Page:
Greek coffee, also known as “Ellinikos Kafes” is a traditional method of preparing coffee that produces a strong and aromatic brew.
Here’s a step-by-step guide on how to make a great Greek coffee:
Freshly ground coffee beans (medium-fine grind)
Coffee pot (Briki)
A small spoon
A heat source (stovetop or open flame)
Measure the Ingredients:
Use a demitasse cup to measure the water. One cup of water typically equals one serving of Greek coffee.
For each serving, you’ll need one heaping teaspoon of coffee and sugar to taste (if desired).
Select the Coffee Pot:
Choose an appropriate-sized coffee pot, also known as a Coffee pot (Briki). The size of the pot should match the number of servings you plan to make.
Prepare the Coffee:
Place the coffee pot on a flat surface.
Add the measured cold water into the coffee pot.
Add the coffee grounds and sugar (if using) to the cold water. Stir everything together well to ensure the coffee and sugar dissolve in the water.
Add Optional Cardamom:
If you like the traditional Greek coffee flavor, you can add a pinch of ground cardamom to the coffee-water mixture. Cardamom is optional and used according to personal preference.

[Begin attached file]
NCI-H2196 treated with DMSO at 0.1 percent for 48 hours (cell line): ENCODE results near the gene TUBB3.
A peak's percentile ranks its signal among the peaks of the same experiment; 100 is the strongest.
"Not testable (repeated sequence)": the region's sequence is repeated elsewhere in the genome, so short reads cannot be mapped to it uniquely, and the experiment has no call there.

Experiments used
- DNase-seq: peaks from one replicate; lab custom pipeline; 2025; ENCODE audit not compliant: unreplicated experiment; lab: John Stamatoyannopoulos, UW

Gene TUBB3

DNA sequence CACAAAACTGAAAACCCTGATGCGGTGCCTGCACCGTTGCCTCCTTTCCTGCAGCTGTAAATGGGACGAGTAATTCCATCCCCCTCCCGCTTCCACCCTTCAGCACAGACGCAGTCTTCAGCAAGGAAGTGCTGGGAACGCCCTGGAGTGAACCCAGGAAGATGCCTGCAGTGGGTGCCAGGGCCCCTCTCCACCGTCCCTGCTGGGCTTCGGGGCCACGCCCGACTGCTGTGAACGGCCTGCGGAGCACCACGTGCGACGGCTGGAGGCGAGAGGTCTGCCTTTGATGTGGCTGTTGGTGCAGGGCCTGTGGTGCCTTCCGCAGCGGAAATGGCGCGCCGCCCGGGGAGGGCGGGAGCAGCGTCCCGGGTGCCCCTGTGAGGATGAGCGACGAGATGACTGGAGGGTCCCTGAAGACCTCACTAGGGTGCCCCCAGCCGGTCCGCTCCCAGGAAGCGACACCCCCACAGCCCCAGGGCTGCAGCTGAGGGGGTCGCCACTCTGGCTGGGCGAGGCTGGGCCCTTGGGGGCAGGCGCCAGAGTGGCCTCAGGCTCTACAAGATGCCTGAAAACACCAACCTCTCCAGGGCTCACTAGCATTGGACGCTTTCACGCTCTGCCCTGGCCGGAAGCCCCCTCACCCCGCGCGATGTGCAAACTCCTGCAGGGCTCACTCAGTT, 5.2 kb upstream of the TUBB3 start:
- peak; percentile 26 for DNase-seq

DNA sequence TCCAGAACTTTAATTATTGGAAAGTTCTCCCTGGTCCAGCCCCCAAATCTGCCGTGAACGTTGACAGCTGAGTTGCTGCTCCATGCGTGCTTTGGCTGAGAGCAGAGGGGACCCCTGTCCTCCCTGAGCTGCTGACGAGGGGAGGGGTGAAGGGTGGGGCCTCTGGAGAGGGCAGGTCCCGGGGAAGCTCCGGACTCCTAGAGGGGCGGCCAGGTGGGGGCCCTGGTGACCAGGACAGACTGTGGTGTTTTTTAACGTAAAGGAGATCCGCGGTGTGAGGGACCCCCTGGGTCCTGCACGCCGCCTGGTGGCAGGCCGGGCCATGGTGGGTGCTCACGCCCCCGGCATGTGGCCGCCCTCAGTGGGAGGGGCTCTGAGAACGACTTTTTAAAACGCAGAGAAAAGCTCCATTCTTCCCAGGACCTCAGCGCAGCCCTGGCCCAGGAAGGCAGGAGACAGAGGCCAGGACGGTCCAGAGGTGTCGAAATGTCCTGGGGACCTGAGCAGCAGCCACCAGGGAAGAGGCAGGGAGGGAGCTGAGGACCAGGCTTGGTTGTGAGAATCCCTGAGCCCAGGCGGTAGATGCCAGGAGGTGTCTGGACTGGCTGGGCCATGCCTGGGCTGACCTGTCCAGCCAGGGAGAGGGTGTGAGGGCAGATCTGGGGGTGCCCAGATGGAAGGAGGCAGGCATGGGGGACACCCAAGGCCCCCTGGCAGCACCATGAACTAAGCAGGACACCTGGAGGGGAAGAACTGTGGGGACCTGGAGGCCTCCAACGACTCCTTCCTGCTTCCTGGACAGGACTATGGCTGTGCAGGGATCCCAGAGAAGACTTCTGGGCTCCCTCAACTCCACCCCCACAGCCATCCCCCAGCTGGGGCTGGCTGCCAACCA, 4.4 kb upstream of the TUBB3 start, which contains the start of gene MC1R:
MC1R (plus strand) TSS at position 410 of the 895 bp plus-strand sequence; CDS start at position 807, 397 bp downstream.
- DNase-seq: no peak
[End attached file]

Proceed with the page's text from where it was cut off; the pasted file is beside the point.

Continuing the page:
Heat the Coffee:
Place the coffee pot on a low heat source. It’s crucial to use low heat to avoid scorching the coffee and to give it time to develop flavor.
Stir the mixture continuously with a small spoon as it heats. Do not leave it unattended.
Wait for a frothy layer to form on top of the coffee, which is called “kaimaki.” This is a crucial step in making Greek coffee and can take a few minutes.
The Boiling Point:
As the coffee begins to heat and foam, it’s essential to watch it closely. Do not allow it to come to a rolling boil, as this can cause bitterness.
Remove from Heat:
Just before the coffee reaches a rolling boil, remove it from the heat source. The coffee should have a thick layer of foam on top, and it should not be stirred at this point.
Rest and Settle:
Allow the coffee to rest for a minute or two, letting the grounds settle at the bottom of the coffee pot.
Pour and Enjoy:
Carefully pour the coffee into demitasse cups, ensuring that you don’t disturb the grounds at the bottom of the pot.
Greek coffee is traditionally served without milk and is often accompanied by a glass of cold water to cleanse the palate.
Savor the Coffee:
Allow the coffee to cool slightly, as it’s traditionally enjoyed at a temperature that allows you to savor its rich, strong flavor.
Greek coffee is not only about the taste but also about the experience of sharing a moment with friends or family. It’s a leisurely and social process, so take your time to enjoy it.